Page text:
Whichever is correct, the result is the same: Moldova appears poised to move back into Russia's orbit after flirting with the West for the past several years.
In a striking policy shift, Moscow has indicated that it will throw its considerable weight behind resolving the conflict over the breakaway region of Transdniester in a way that preserves Moldova's territorial integrity. Russia has also indicated that it would be willing to withdraw some 1,500 troops from Transdniester.
In exchange, the Kremlin is asking Chisinau to forswear any aspirations to join NATO. Russia is also asking Moldova to leave GUAM, an alliance with Georgia, Ukraine, and Azerbaijan designed to counter Moscow's influence in the region.
During a visit to Moscow this week, Moldovan Foreign Minister Andrei Stratan denied that Chisinau was caving in to Russian pressure.
"We are not surrendering.," Stratan told RFE/RL's Romania-Moldova Service on May 29. "We want this problem to be solved in Moldova's interests, we want to reestablish justice [in Transdniester], and we want to reintegrate Moldova's territory and reunite its citizens who live on the left and right banks of the Dniester River. We discussed this subject with our colleagues from Washington, we have discussed it in Brussels, and we have also discussed it with our colleagues in Moscow."
A Different Approach
Since the breakup of the Soviet Union in 1991, Moscow has used so-called frozen conflicts in pro-Moscow enclaves like Transdniester and in Georgia's Abkhazia and South Ossetia regions to maintain leverage over its former vassals.
In Georgia, which is much firmer in its determination to leave Russia's sphere of influence and join the West, Moscow has used its proxies in these regions to sow instability and frustrate Tbilisi's desire to join NATO.
Analysts say the Kremlin appears to have settled on a different approach when it comes to Moldova.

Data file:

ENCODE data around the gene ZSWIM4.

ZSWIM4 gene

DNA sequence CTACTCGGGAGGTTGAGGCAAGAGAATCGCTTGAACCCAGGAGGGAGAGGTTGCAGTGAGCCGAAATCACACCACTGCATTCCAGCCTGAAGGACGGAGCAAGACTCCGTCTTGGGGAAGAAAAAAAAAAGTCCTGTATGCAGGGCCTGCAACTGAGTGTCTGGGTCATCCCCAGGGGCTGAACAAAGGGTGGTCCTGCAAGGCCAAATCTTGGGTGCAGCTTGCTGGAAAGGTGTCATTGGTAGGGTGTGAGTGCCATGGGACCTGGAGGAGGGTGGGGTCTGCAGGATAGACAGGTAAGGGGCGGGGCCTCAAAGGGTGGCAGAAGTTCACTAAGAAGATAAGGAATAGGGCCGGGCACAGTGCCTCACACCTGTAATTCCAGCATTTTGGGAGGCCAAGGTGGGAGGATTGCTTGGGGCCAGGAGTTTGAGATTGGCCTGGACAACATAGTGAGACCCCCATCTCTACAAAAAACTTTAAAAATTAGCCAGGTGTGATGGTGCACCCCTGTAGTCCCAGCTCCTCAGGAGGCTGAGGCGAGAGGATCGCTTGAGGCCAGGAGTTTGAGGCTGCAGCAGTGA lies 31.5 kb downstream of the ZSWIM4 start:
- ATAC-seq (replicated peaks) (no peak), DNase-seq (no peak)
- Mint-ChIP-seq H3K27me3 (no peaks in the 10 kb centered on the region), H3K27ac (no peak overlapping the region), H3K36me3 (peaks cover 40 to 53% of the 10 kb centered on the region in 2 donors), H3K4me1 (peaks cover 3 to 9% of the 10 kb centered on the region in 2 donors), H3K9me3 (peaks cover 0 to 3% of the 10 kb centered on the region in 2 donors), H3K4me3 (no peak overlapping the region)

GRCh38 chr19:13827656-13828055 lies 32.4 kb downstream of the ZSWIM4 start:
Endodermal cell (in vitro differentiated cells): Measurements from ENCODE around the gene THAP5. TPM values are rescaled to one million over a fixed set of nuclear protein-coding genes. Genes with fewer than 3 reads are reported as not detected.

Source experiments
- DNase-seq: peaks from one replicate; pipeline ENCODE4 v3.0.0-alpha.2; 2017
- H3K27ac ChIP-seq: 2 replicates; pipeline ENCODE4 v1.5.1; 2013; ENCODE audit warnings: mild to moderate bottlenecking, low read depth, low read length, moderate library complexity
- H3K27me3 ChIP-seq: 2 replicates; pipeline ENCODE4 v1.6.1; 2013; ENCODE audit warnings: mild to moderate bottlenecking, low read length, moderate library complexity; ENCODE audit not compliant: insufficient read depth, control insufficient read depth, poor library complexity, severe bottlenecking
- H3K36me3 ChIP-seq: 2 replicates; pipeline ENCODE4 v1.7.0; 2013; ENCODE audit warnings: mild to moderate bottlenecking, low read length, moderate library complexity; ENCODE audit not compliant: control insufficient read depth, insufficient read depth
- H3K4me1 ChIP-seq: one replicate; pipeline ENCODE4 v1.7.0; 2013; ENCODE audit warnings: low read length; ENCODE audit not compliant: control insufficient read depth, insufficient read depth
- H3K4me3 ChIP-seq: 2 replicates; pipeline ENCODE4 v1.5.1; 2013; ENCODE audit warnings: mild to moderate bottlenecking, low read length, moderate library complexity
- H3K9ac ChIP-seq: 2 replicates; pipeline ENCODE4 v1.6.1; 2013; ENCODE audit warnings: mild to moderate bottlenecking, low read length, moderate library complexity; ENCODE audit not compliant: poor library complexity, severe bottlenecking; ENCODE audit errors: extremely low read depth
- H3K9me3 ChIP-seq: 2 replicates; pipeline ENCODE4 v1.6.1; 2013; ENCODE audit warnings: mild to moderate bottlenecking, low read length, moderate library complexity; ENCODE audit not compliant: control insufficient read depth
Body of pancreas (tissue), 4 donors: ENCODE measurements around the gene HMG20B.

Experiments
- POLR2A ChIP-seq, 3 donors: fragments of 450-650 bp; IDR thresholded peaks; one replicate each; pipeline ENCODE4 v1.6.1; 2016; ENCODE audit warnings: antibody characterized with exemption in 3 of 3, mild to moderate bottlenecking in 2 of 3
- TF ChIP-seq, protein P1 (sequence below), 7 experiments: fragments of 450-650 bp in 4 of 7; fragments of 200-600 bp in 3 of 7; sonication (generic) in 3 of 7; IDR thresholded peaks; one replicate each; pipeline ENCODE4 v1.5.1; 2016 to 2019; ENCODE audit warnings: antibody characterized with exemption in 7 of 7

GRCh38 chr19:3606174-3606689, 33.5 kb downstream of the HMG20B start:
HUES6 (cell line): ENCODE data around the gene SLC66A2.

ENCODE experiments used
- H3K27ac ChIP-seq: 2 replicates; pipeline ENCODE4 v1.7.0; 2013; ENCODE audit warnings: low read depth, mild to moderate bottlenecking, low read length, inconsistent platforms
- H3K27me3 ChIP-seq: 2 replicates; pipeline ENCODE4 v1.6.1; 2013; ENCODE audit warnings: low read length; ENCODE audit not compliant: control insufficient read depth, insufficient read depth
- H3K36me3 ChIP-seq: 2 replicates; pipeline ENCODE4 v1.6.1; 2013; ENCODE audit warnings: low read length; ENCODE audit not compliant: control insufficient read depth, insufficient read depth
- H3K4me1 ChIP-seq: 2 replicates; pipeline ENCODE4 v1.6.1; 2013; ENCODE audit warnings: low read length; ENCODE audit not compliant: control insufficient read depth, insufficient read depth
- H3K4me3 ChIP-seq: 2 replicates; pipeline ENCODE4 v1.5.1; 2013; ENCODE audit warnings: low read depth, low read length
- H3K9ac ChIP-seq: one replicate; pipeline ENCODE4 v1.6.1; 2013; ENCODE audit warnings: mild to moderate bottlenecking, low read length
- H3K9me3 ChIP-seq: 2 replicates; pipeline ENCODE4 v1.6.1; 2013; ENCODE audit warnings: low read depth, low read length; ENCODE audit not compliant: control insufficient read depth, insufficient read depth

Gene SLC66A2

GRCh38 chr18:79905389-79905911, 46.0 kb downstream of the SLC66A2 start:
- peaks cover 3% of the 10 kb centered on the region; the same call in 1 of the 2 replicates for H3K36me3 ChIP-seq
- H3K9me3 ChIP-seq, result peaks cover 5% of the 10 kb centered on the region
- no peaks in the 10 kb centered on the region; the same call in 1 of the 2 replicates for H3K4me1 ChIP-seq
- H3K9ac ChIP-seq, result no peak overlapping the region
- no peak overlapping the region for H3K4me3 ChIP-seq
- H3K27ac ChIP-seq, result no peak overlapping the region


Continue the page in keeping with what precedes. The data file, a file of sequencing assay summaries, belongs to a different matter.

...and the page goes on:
"As far as Moldova goes, Russia has a choice," says Fyodor Lukyanov, editor in chief of the Moscow-based journal "Russia in Global Affairs." "It can count on a final break between Chisinau and Transdniester. This would mean acquiring yet another enclave similar to Kaliningrad. It would be unclear what Russia would do with this. Russia doesn't border Transdniester; it borders Ukraine. Or it can seek an agreement where Moldova could continue its pro-European course, but would not join NATO."
Such a strategy is more likely to work in Moldova, which has been less determined than Georgia to charge head-first into the West's sphere of influence and more open to reaching an accommodation with Moscow.
"Tbilisi doesn't hide its orientation, which is in opposition to Russia. Chisinau [on the other hand] does not aspire to join NATO and is trying to establish better relations with Russia in some way," Lukyanov says.
The emerging deal between Russia and Moldova comes after a flurry of diplomatic activity and official visits between the two countries.
Russian Federation Council speaker Sergei Mironov was in Chisinau on May 19-20. On May 22, Moldova's parliament approved a national security strategy that reaffirmed the country's neutral status -- apparently foreclosing any future NATO bid.
President Vladimir Voronin signed the strategy into law on May 26, just before traveling to Brussels for a lackluster meeting with EU officials, where the Moldovan leader was urged to speed up the pace of reforms.
The EU this week also included Moldova -- together with Armenia, Azerbaijan, Georgia, and Ukraine -- in its newly established Eastern Partnership program. The program provides a forum for discussing such issues as visa, trade, and strategic partnership agreements with Brussels.
More eyes, however, may have been on Foreign Minister Stratan's trip to Moscow this week -- as well as the visit by Aleksei Ostrovsky, chairman of the Russian State Duma's Committee for CIS Affairs, to Chisinau and the Transdniestrian capital, Tiraspol.
In Chisinau, Ostrovsky praised Chisinau's commitment to "neutrality" and desire for better relations with Moscow.
"I think neutrality benefits Moldova and the Moldovan people," Ostrovsky said. "I am glad that Moldova's leadership, Vladimir Nikolayevich [Voronin] and others, understand that the country's interests lie in being close to Russia and in a partnership with the Russian Federation."
In Tiraspol, Ostrovsky informed Transdniester's de facto president, Igor Smirnov, that Russia was not prepared to recognize the province's independence.
He also stressed that Moscow wanted to Moldova to withdraw from its alliance with Georgia, Ukraine, and Azerbaijan:
"We hope that Moldova will leave GUAM. We also think that Moldova's leadership -- unlike leaders in Georgia and Ukraine -- are acting in the interests of their own people," Ostrovsky said. "A majority of Moldovans are opposed to their country joining the North Atlantic alliance."
Valeriu Cater and Radu Benea of RFE/RL's Romania-Moldova Service contributed to this report from Chisinau